Did you know?

Click any word in a definition or example to find the entry for that word

each - definition and synonyms

What are red words?

90% of the time, speakers of English use just 7,500 words in speech and writing. These words appear in red, and are graded with stars. One-star words are frequent, two-star words are more frequent, and three-star words are the most frequent.

determiner, pronoun     each pronunciation in British English
Each can be used in the following ways:
as a determiner (followed by a singular countable noun): in each corner of the room
as a pronoun: three windows, with a different view from each (followed by ‘of’): I want each of you to fill out an application. (after a plural subject): They each played their part. (after a plural object or a number): I gave them each a copy of the script.The cassettes are on sale at £3.50 each. (after a modal or auxiliary verb, or after the verb ‘to be’): We can each choose our own subject for research.Federer and Nadal had each won two games.
in the phrase each other: We always try to help each other.
When each is part of the subject of a sentence, it is used with a singular verb, except when it follows a plural subject: Each man hunts alone.They each do their share of the work.
In formal writing, a pronoun or possessive adjective that refers back to a noun subject with each is usually singular: Each student has his or her own place in the library. However, in conversation and informal writing these pronouns and possessives are often plural: Each student has their own place in the library.
  1. used for referring to all the people or things in a group, especially when considering every one separately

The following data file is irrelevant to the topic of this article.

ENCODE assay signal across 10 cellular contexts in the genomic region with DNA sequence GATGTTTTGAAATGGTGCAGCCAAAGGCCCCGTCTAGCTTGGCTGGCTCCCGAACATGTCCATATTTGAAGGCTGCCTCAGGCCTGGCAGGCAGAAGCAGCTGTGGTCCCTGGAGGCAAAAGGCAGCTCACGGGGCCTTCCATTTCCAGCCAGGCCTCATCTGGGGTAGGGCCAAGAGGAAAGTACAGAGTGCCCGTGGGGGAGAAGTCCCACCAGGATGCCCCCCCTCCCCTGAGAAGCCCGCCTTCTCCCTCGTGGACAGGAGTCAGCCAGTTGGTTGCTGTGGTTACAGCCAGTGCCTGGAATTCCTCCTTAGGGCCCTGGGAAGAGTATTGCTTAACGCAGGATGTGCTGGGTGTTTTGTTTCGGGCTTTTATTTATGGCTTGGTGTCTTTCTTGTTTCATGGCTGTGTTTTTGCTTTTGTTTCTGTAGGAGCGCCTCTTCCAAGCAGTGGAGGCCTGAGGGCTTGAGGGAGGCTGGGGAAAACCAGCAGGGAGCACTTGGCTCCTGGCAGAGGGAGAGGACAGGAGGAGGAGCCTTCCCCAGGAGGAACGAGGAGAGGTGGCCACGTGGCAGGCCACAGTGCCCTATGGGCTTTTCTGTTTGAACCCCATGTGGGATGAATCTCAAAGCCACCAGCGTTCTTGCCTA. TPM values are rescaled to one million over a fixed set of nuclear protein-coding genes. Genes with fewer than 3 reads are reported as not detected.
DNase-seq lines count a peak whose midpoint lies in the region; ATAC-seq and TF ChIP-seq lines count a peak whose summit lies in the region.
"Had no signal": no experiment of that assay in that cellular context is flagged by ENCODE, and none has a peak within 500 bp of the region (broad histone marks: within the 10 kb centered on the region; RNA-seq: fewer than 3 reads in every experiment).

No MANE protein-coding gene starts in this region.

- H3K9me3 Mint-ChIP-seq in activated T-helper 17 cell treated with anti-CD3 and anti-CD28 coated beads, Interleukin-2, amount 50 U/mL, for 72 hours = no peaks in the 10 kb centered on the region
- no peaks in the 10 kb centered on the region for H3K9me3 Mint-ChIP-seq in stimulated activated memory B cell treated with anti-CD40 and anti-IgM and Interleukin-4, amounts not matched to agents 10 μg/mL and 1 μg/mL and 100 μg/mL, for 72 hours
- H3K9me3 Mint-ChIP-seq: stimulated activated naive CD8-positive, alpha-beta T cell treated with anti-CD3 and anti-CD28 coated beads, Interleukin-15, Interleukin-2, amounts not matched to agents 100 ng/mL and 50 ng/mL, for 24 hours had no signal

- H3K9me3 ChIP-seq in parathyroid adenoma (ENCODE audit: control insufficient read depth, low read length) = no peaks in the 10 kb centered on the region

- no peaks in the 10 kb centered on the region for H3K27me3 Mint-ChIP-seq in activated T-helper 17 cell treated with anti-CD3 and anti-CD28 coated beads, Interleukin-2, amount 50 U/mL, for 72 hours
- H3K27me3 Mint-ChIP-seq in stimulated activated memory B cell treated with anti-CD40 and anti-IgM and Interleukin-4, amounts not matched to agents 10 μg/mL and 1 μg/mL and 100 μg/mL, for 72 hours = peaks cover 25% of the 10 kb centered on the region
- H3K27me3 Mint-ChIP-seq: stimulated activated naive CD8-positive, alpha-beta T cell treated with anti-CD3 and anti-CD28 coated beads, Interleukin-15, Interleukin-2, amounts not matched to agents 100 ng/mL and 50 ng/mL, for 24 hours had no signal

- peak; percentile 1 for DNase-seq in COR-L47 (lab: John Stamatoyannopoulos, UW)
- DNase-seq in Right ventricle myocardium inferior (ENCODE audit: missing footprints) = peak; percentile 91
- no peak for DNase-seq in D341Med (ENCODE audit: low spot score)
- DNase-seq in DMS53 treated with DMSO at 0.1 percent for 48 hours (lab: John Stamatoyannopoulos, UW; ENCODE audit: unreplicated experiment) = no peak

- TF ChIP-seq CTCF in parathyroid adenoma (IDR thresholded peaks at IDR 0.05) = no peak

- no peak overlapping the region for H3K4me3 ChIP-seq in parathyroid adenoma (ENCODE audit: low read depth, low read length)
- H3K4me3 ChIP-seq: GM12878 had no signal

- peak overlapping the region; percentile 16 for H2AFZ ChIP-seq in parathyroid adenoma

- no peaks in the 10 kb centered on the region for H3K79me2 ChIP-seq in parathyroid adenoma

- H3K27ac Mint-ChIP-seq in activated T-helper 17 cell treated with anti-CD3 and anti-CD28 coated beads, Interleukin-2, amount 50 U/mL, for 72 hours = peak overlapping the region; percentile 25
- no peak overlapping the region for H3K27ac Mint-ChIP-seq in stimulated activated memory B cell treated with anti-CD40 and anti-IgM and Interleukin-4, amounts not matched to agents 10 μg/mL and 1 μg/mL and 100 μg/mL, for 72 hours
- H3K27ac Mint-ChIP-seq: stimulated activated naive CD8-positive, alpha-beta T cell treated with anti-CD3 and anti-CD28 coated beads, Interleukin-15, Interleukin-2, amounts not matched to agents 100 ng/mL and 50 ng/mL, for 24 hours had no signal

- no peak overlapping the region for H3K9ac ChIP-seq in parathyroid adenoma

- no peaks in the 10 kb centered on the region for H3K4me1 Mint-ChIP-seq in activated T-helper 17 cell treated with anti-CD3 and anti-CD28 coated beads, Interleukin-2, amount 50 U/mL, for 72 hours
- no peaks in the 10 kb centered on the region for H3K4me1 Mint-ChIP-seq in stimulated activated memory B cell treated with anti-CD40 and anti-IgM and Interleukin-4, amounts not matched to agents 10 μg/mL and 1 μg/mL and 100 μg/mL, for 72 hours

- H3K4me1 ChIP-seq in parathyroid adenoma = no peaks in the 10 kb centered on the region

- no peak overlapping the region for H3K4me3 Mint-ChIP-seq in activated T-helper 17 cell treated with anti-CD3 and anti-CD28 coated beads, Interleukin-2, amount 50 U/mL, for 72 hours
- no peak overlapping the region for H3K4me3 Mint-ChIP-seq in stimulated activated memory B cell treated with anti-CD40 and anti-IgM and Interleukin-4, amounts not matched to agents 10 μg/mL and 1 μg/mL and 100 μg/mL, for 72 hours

The gallery contains work by 5 artists, each with their own individual style.

    As each day dawned, his smile greeted her.

    Each programme in the series will be introduced by a well-known musician.

    Marble columns stand on each side of the entrance.

    The United States, Russia, and Germany each won two gold medals.

    each of:

    Each of us has a job to do.

    She kissed each of her children.

    one/two/half etc each:

    Water was scarce – we were only allowed 1 litre each per day.

    £1/$2 etc each:

    New batteries cost £3.50 each.

    each one:

    When it was time to bring the cows in, he would call each one by name.

    each and every one (=used for emphasizing that you mean every person in a group):

    It is the duty of each and every one of us to protect the environment.

  • Facebook
  • Twitter

Open Dictionary

snap election

a general election … that is called earlier than expected

add a word


A must for anyone with an interest in the changing face of language. The Macmillan Dictionary blog explores English as it is spoken around the world today.

global English and language change from our blog
Macmillan learn live love play